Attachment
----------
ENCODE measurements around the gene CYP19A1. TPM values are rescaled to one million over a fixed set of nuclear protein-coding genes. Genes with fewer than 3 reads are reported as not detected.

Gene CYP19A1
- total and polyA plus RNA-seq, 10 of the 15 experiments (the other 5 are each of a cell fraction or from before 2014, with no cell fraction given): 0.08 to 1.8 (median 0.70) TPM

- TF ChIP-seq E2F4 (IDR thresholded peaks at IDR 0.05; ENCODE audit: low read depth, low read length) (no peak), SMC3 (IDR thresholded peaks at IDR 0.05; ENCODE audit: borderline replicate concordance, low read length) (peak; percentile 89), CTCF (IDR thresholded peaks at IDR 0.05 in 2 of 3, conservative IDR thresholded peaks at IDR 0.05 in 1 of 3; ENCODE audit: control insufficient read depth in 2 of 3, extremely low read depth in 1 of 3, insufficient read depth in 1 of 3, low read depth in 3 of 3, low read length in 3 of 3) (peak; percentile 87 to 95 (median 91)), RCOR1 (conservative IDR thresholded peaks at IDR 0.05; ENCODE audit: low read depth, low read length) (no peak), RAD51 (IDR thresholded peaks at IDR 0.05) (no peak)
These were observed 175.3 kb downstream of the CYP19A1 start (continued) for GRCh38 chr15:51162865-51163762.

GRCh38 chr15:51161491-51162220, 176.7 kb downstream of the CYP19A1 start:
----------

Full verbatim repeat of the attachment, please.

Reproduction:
ENCODE measurements around the gene CYP19A1. TPM values are rescaled to one million over a fixed set of nuclear protein-coding genes. Genes with fewer than 3 reads are reported as not detected.

Gene CYP19A1
- total and polyA plus RNA-seq, 10 of the 15 experiments (the other 5 are each of a cell fraction or from before 2014, with no cell fraction given): 0.08 to 1.8 (median 0.70) TPM

- TF ChIP-seq E2F4 (IDR thresholded peaks at IDR 0.05; ENCODE audit: low read depth, low read length) (no peak), SMC3 (IDR thresholded peaks at IDR 0.05; ENCODE audit: borderline replicate concordance, low read length) (peak; percentile 89), CTCF (IDR thresholded peaks at IDR 0.05 in 2 of 3, conservative IDR thresholded peaks at IDR 0.05 in 1 of 3; ENCODE audit: control insufficient read depth in 2 of 3, extremely low read depth in 1 of 3, insufficient read depth in 1 of 3, low read depth in 3 of 3, low read length in 3 of 3) (peak; percentile 87 to 95 (median 91)), RCOR1 (conservative IDR thresholded peaks at IDR 0.05; ENCODE audit: low read depth, low read length) (no peak), RAD51 (IDR thresholded peaks at IDR 0.05) (no peak)
These were observed 175.3 kb downstream of the CYP19A1 start (continued) for GRCh38 chr15:51162865-51163762.

GRCh38 chr15:51161491-51162220, 176.7 kb downstream of the CYP19A1 start: